I was called to the corporate office of the company that had just purchased our radio stations. They wanted to know if I would be willing to be the market manager of the cluster. I was experienced on air; I was a top-performing seller and sales manager. How hard could becoming a market manager be? Isn’t that the person who sits in the corner office with feet propped on the desk, attends Rotary and Chamber functions, and tells everyone what to do? Oh, and probably earns more than anyone else in the building? Sure, I’ll take that gig.
Boy was I wrong. Not about accepting the position, but about my perception of what a market manager/general manager did. I remember driving back home from corporate when it hit me. I’m now responsible for the lives and the livelihood of 55 hardworking people in my market and I have no clue what I’m doing. I’m a sales guy.
My first task was to fill out the 167-page spreadsheet that corporate called a budget. I had enough trouble balancing my checkbook. Then there was the format change and rebrand of another format, the HR issues, the fighting between sales and programming, the business office that thinks the sellers are a bunch of dopes, and, by the way, sales need to be in a double-digit increase from the previous year. Then the engineer calls. Your tower lights just went dark, and someone has to call the FAA. It never ends.
While others can leave the office at 5-ish, the office never leaves you. You are responsible 24/7 for everything that happens in this market. On top of that, you’re responsible for making it better than it was last year. This responsibility can be empowering and motivating, yet simultaneously crushing and debilitating.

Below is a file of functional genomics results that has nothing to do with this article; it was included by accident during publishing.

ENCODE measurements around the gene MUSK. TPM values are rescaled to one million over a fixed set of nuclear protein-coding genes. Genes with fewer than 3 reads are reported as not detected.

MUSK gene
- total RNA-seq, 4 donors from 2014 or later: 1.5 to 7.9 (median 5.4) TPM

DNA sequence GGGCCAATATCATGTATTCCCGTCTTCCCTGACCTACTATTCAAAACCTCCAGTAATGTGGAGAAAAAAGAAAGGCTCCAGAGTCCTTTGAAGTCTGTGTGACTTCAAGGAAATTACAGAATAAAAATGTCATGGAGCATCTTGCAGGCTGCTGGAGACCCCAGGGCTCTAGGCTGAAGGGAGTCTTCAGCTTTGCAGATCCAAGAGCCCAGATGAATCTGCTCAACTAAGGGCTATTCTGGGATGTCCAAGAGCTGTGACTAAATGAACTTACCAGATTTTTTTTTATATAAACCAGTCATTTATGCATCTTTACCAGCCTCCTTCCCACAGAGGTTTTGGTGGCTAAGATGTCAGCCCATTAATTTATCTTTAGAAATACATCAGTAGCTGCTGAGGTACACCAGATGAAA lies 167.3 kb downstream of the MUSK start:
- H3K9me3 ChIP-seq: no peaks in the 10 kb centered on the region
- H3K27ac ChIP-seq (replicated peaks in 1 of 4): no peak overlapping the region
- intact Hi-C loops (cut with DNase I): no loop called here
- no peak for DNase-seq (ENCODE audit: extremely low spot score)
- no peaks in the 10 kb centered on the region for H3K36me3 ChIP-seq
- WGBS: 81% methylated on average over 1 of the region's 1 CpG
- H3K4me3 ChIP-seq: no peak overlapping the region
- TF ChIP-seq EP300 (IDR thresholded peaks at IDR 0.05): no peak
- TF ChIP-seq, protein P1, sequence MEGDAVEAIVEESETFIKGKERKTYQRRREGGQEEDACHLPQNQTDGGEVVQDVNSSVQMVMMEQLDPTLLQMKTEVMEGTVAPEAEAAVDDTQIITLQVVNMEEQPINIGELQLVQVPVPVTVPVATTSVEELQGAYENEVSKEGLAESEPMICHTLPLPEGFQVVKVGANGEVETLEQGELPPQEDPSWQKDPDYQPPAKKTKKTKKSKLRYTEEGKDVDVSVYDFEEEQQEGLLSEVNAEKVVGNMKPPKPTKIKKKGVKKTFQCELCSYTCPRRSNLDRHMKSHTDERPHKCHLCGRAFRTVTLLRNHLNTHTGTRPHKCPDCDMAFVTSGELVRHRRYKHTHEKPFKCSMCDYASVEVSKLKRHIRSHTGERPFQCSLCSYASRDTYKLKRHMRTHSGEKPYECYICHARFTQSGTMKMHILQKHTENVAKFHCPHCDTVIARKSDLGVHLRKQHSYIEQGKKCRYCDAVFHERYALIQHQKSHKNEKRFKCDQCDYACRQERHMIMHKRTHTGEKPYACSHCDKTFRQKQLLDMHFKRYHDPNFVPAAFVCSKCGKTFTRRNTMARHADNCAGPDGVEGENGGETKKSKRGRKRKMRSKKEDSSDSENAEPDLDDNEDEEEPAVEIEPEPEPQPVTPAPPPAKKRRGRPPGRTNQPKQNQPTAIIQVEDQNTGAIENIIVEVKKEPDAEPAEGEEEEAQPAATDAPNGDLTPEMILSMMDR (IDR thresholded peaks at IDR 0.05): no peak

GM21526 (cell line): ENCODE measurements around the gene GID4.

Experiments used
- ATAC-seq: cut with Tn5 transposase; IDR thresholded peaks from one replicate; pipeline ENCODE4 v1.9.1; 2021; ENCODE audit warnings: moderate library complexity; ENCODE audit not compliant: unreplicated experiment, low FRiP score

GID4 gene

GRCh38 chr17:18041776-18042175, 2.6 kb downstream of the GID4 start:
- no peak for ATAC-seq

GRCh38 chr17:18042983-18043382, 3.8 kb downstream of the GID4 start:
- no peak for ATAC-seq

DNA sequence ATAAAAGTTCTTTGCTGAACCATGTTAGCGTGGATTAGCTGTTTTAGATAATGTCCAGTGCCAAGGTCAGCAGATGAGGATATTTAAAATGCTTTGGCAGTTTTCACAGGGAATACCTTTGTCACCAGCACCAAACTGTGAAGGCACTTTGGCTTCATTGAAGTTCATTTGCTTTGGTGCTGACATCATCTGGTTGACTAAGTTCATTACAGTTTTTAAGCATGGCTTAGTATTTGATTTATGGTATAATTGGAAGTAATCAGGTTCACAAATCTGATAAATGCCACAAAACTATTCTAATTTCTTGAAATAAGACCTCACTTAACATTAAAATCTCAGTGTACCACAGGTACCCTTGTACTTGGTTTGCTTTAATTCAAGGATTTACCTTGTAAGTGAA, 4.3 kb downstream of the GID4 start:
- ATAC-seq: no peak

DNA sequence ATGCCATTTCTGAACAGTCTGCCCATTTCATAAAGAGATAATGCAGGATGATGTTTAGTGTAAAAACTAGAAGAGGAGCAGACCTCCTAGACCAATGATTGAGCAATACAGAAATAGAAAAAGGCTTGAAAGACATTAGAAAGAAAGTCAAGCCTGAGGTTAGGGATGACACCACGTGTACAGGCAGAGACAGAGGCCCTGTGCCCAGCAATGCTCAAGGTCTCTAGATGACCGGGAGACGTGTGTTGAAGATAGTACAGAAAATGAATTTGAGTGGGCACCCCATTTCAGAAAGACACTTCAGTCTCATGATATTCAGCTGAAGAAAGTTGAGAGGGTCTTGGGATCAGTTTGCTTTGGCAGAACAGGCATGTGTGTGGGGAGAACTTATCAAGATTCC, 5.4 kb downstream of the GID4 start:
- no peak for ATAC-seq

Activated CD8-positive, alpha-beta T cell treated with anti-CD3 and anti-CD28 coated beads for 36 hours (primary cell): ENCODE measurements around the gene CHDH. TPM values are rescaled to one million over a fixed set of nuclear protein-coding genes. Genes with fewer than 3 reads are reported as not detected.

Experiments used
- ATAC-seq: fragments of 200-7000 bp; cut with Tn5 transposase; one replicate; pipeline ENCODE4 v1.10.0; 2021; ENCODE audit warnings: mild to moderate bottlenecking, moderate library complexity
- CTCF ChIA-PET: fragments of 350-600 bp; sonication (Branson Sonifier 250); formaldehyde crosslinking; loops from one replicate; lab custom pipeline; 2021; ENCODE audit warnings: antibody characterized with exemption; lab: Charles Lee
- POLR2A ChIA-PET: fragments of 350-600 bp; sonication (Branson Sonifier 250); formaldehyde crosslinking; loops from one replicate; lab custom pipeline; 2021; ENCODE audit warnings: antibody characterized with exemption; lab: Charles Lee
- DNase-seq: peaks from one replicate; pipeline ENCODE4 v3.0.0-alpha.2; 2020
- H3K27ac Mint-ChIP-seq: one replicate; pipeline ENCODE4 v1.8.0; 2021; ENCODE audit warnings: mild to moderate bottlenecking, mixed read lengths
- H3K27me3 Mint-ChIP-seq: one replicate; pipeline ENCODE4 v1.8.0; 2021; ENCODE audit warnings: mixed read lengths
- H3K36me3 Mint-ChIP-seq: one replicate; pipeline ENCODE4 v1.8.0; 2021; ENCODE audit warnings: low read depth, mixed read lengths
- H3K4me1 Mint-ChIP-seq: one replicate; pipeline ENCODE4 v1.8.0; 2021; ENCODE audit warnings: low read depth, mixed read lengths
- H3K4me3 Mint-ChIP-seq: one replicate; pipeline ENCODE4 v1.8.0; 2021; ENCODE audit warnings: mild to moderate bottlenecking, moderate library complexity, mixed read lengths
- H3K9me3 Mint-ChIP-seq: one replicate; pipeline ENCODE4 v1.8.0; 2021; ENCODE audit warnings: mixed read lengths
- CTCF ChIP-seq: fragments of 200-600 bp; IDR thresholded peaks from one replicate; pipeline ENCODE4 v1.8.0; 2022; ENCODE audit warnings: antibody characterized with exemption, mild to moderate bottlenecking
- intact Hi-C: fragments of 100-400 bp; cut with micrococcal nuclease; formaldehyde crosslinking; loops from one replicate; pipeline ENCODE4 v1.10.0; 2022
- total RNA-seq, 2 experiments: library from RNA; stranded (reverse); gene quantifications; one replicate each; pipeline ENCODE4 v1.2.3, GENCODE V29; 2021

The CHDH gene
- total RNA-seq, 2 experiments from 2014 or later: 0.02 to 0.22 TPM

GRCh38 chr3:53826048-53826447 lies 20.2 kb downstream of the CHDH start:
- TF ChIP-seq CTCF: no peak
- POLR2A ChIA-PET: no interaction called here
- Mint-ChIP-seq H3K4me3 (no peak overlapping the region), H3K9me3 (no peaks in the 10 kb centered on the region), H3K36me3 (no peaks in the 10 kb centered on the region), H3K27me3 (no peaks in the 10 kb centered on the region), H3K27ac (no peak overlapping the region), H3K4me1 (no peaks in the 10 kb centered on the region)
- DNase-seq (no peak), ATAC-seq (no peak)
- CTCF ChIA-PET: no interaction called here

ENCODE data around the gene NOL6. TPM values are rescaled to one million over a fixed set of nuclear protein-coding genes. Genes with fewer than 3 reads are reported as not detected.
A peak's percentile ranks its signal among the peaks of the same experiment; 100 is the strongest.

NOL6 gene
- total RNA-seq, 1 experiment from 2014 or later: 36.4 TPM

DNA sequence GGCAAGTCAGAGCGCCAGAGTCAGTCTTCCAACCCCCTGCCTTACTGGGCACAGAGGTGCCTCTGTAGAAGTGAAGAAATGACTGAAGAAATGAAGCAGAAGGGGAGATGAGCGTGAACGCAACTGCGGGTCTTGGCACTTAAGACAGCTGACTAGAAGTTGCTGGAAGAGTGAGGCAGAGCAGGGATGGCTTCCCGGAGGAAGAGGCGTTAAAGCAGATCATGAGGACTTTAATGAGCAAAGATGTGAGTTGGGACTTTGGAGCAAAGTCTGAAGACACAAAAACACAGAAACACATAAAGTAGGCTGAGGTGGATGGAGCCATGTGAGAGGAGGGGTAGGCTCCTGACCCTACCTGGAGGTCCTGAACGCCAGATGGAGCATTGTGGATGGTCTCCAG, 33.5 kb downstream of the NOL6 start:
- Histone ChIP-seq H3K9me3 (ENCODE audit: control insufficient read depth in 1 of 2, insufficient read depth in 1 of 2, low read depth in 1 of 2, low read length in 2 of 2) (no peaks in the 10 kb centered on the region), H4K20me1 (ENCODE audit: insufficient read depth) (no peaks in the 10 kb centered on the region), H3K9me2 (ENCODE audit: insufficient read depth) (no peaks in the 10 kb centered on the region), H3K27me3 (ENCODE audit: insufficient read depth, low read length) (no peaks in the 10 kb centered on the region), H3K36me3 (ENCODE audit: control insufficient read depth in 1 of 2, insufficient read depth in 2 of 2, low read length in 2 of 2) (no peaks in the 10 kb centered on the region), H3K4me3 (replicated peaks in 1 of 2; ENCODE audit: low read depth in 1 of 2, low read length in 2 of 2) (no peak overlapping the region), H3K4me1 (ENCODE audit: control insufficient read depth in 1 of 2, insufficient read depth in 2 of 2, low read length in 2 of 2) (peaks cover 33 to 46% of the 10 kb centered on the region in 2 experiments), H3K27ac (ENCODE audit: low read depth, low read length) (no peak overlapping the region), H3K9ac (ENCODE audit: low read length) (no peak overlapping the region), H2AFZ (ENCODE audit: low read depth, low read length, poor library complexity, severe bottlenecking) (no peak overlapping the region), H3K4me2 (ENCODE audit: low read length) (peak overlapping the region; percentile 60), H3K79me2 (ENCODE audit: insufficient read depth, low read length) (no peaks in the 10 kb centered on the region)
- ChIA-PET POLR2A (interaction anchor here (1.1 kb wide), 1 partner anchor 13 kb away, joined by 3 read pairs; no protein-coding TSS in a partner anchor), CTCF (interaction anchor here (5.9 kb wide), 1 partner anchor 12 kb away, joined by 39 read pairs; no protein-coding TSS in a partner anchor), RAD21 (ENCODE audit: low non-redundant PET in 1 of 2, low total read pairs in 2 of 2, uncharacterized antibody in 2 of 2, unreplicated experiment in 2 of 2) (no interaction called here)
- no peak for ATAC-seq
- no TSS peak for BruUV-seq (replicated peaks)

Thank God I had other market managers, mentors, and general managers to call upon for my on-the-job training.
Bottom Line, Leadership is about More than the Bottom Line
Here are 13 lessons I learned that might benefit you:
- You have to care deeply about the people you work with.
- Trust the people you work with, and let them do their jobs.
- You don’t know everything, and you’re not supposed to.
- Find people better than you, and surround yourself with them.
- Take responsibility for their failures and coach them to better performance.
- You work for them, they don’t work for you.
- Be the number one cheerleader of your team.
- Absorb 80% of the pressure from above and only disseminate 20%.
- Admit when you are wrong and fix it.
- Create a culture of empowerment, not micro-management.
- Manage and coach your department heads, and let them manage the department
- Have a group of trusted advisors (department heads) and meet regularly with no titles, where everyone can speak freely and openly.
- Encourage your trusted advisors to challenge and disagree with you.
Focus on your number one priority: the development of your people. Encouragement, discipline, praise, vision, and accountability. Focus on developing your people and let them do their jobs to the best of their ability.
Create a clear vision of where you want to go, and why. Then with the help of your team set objectives and create standards. An objective is what you want to accomplish in a specific time frame. Example: increase ratings by 2 shares; increase revenue by 10% this year. A standard is how that objective will be accomplished.
Let your team set and manage the standards to achieve the objective. You focus on the vision, the why, and the people, and they focus on the how.
The secret to success as a market/general manager is that there is no secret.
“Pluralistic Ignorance” refers to a phenomenon where we believe nobody is facing the problems we are. The truth? The problems you are facing today have already been solved. Connect with other markets/general managers. Compare notes, offer another point of view. Others are willing to help you and you can help them. Because it’s “lonely at the top” we need interaction with others in similar positions to help us achieve greatness. Not only is this good mental health therapy to remind you that you’re not alone, it’s a great business strategy for solving problems.